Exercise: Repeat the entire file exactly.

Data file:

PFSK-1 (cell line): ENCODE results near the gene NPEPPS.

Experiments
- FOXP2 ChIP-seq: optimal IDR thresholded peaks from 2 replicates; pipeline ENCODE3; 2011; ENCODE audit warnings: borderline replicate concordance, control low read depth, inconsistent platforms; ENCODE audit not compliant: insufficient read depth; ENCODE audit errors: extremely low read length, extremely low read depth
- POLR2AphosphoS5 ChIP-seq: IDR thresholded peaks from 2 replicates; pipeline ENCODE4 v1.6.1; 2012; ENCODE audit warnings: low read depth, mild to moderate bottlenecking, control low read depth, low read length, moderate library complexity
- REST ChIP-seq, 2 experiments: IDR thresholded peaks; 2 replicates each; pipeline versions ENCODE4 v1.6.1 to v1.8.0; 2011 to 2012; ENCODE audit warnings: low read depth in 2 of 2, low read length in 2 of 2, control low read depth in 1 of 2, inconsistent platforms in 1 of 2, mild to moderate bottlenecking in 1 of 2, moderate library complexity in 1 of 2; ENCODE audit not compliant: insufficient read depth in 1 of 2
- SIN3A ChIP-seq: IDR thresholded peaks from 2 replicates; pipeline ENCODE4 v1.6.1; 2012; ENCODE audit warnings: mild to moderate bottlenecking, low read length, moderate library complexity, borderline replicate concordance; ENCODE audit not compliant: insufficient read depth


PFSK-1 (cell line): ENCODE results near the gene NPEPPS.

Experiments
- FOXP2 ChIP-seq: optimal IDR thresholded peaks from 2 replicates; pipeline ENCODE3; 2011; ENCODE audit warnings: borderline replicate concordance, control low read depth, inconsistent platforms; ENCODE audit not compliant: insufficient read depth; ENCODE audit errors: extremely low read length, extremely low read depth
- POLR2AphosphoS5 ChIP-seq: IDR thresholded peaks from 2 replicates; pipeline ENCODE4 v1.6.1; 2012; ENCODE audit warnings: low read depth, mild to moderate bottlenecking, control low read depth, low read length, moderate library complexity
- REST ChIP-seq, 2 experiments: IDR thresholded peaks; 2 replicates each; pipeline versions ENCODE4 v1.6.1 to v1.8.0; 2011 to 2012; ENCODE audit warnings: low read depth in 2 of 2, low read length in 2 of 2, control low read depth in 1 of 2, inconsistent platforms in 1 of 2, mild to moderate bottlenecking in 1 of 2, moderate library complexity in 1 of 2; ENCODE audit not compliant: insufficient read depth in 1 of 2
- SIN3A ChIP-seq: IDR thresholded peaks from 2 replicates; pipeline ENCODE4 v1.6.1; 2012; ENCODE audit warnings: mild to moderate bottlenecking, low read length, moderate library complexity, borderline replicate concordance; ENCODE audit not compliant: insufficient read depth